Shuls connect to help special-needs teens
Educator Michelle Shapiro Abraham sees the new Kids Connect program as a social connection for teens on the autism spectrum who are unable to participate in Jewish youth groups.
February 19, 2014
Jonathan Wiener loves being around kids. He’s cheerful and empathetic and eager to interact, but the 11-year-old from Scotch Plains has trouble reading social cues.
For that reason, his mother, Marcia, said, she leaped at the chance to enroll him in Kids Connect, a new program designed to provide social and recreational activity for youngsters with autism spectrum disorders.
The program is a joint effort of Conservative synagogues Congregation Beth Israel in Scotch Plains and Temple Beth-El Mekor Chayim in Cranford and Temple Sholom of Scotch Plains, a Reform congregation.
The program, the first of its kind in Union County, is open to youngsters aged 10-15, or in grades five-10, from across the Greater MetroWest region; participants don’t need to be affiliated with any of the sponsoring synagogues.
The opening get-together will take place this Sunday, Feb. 23, 12:30-1:30 p.m. at CBI.
“Jonathan’s a very social creature,” Marcia said, “but like any child, he needs to learn how to be social, and with this, he’ll be doing it in a Jewish context. He’ll be having fun, but also learning about tikun olam, and giving back.”
The first session will include activities focusing on family, friends, community, and Judaism. According to the organizers, the group will meet every four to six weeks for holiday celebrations, trips, social action projects, and other youth group activities.
Funding has come from MetroWest ABLE, a support and advocacy program of the Jewish Federation of Greater MetroWest NJ. The name is an acronym for Access, Belonging, and Life Enrichment for People and Families with Special Needs.
Program coordinator Dana Brenner will be assisted by teen “buddies,” a group of students from grades eight through 12 trained to provide peer support; a licensed special-needs educator will be on site.
“I am thrilled to be working with such an enthusiastic group of teens to form a youth group for children with special needs in our community,” said Brenner, who has worked as a preschool teacher and a Jewish educator and youth group leader. “We already have a wonderful group of kids participating and are looking forward to connecting with more families. This is a great opportunity for both social and learning time.”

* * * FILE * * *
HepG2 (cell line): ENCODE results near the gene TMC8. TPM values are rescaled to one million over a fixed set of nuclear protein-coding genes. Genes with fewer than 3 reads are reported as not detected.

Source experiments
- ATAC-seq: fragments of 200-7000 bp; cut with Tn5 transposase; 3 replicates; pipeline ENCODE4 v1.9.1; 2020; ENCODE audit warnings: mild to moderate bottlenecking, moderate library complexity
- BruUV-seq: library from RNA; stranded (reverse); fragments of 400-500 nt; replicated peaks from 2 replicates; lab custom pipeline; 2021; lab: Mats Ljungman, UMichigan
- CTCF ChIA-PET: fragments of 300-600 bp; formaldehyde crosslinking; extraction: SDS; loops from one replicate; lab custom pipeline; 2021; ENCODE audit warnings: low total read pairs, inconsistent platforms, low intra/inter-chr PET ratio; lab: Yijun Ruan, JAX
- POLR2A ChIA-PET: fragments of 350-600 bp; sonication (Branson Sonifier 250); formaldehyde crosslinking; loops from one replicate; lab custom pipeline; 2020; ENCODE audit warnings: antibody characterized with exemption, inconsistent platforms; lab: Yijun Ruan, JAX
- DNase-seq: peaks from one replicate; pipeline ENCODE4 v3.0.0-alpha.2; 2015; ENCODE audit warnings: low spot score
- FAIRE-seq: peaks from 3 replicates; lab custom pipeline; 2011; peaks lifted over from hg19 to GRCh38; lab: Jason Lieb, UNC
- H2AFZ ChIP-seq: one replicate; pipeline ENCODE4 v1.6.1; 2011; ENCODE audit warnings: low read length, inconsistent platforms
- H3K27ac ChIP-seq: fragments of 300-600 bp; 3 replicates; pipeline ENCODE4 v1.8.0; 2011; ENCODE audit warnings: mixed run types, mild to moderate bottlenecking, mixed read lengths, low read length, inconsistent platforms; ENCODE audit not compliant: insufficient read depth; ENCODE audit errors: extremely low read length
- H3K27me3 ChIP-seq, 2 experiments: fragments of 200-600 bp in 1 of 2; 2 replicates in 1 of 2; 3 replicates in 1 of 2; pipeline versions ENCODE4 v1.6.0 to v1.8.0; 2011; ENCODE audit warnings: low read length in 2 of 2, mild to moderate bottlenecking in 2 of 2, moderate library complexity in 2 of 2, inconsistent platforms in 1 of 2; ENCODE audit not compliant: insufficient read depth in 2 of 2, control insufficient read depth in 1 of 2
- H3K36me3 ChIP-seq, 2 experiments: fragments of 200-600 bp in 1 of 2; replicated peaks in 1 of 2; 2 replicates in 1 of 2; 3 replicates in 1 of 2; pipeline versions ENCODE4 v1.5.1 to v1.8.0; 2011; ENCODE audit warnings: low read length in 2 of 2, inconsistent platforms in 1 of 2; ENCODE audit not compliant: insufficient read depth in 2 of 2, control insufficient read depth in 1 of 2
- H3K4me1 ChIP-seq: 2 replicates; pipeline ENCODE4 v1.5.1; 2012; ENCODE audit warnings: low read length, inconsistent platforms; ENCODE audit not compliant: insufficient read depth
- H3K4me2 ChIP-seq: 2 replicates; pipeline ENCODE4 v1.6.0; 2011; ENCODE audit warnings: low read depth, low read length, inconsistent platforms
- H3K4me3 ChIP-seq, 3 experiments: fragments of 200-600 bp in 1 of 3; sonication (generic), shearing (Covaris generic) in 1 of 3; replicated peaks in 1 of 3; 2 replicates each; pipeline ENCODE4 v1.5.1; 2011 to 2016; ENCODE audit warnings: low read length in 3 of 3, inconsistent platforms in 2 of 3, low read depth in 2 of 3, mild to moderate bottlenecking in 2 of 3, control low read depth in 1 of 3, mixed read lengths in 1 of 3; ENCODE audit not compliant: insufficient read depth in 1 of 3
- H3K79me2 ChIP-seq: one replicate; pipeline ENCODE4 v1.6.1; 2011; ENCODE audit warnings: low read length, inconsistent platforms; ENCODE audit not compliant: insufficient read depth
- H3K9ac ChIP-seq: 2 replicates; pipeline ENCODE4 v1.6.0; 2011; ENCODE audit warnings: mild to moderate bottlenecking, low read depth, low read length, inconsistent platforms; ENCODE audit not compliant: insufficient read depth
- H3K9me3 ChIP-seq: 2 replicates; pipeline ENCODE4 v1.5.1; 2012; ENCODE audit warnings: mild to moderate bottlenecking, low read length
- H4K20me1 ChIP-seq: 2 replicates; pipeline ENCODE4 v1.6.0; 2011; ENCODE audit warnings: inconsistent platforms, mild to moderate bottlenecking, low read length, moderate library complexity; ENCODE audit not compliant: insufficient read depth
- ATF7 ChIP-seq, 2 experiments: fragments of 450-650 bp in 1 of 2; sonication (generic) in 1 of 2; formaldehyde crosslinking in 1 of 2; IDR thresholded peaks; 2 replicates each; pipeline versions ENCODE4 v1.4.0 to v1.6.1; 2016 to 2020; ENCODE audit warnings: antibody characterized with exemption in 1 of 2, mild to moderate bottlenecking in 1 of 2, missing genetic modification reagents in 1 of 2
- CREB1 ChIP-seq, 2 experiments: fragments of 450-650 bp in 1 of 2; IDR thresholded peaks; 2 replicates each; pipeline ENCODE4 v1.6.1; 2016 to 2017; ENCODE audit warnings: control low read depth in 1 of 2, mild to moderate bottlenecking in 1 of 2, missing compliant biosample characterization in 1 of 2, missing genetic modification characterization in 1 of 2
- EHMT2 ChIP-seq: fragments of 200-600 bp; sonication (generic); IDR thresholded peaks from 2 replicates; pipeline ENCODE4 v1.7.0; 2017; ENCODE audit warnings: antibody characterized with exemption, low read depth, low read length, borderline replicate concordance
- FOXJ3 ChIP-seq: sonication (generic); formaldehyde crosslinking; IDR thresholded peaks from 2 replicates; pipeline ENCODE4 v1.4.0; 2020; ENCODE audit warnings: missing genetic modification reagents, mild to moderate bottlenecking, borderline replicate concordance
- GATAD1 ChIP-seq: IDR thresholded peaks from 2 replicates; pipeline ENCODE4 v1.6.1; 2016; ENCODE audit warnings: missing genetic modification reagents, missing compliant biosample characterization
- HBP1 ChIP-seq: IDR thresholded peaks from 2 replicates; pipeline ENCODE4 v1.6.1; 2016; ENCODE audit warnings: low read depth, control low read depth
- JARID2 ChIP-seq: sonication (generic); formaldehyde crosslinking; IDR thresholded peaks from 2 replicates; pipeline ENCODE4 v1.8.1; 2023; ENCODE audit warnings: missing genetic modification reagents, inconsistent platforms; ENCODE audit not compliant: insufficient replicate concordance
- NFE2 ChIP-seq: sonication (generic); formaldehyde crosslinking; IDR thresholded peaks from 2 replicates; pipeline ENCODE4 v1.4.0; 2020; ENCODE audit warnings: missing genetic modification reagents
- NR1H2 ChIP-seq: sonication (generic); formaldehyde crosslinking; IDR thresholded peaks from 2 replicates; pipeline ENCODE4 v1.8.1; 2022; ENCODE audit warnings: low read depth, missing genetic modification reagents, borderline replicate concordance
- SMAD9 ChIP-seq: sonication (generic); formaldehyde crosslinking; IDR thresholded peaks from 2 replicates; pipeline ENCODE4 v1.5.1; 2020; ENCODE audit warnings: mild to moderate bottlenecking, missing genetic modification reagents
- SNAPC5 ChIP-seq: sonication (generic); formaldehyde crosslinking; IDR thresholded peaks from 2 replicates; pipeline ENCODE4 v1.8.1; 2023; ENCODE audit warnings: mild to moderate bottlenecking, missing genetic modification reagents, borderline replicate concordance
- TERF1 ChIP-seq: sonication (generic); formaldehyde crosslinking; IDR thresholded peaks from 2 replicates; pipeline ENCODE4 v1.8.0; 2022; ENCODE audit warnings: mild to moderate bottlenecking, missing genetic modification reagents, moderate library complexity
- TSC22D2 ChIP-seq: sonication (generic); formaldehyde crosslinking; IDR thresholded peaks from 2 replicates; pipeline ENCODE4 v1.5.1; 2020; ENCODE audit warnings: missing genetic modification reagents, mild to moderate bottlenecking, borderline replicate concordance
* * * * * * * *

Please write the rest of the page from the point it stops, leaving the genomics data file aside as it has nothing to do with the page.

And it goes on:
Michelle Shapiro Abraham, former education director of Temple Sholom and now its Kids Connect volunteer liaison, is working with CBI’s religious education director, Elly Bauman, to oversee the program.
Abraham herself is the mother of a teenager just starting to get involved with the temple’s youth group and a regional teen organization. She said the initial idea came from Temple Sholom member Gina Banks, who has a son on the autism spectrum. “We were talking about how powerful youth groups are, and Gina commented that a typical youth group would never work for her son,” Abraham recalled. “We talked about what could work, and crafted this idea together.”
They invited CBI and TBEMC to join in and sought funding for the idea. “With the support of MetroWest ABLE, we were able to see it come to fruition,” she said.
There are other programs in the area that cater to youth with special needs. In Union County those include the JCC of Central NJ’s Camp Yachad inclusion program, the Friendship Circle of Union County, and the Ma’ayan program run by Temple Emanu-El in Westfield, a religious school program supported by the GMW federation. In the historic MetroWest area, such programs are offered through JCC MetroWest, Camp Deeny Riback, Friendship Circle of MetroWest, the Jewish Service for the Developmentally Disabled’s WAE Center in West Orange, and Mount Freedom Jewish Center.
However, said Rebecca Wanatick, the community coordinator for MetroWest ABLE, “these programs, while of great value, provide different opportunities than that of Kids Connect. It not only serves a need in the [Union County] community, providing Jewish social opportunities for youth with special needs, but the committee was also impressed with the collaborative effort of three congregations. They identified a need that had been expressed in their community, and we want to support their efforts.”
Jonathan participates in the Ma’ayan program at Temple Emanu-El, where he has learned to read Hebrew and has started preparation for his bar mitzva ceremony next year. His mother said, “He loves the Ma’ayan program, and they are doing an absolutely wonderful job. But this new program will give him a chance to socialize and meet kids from other communities.”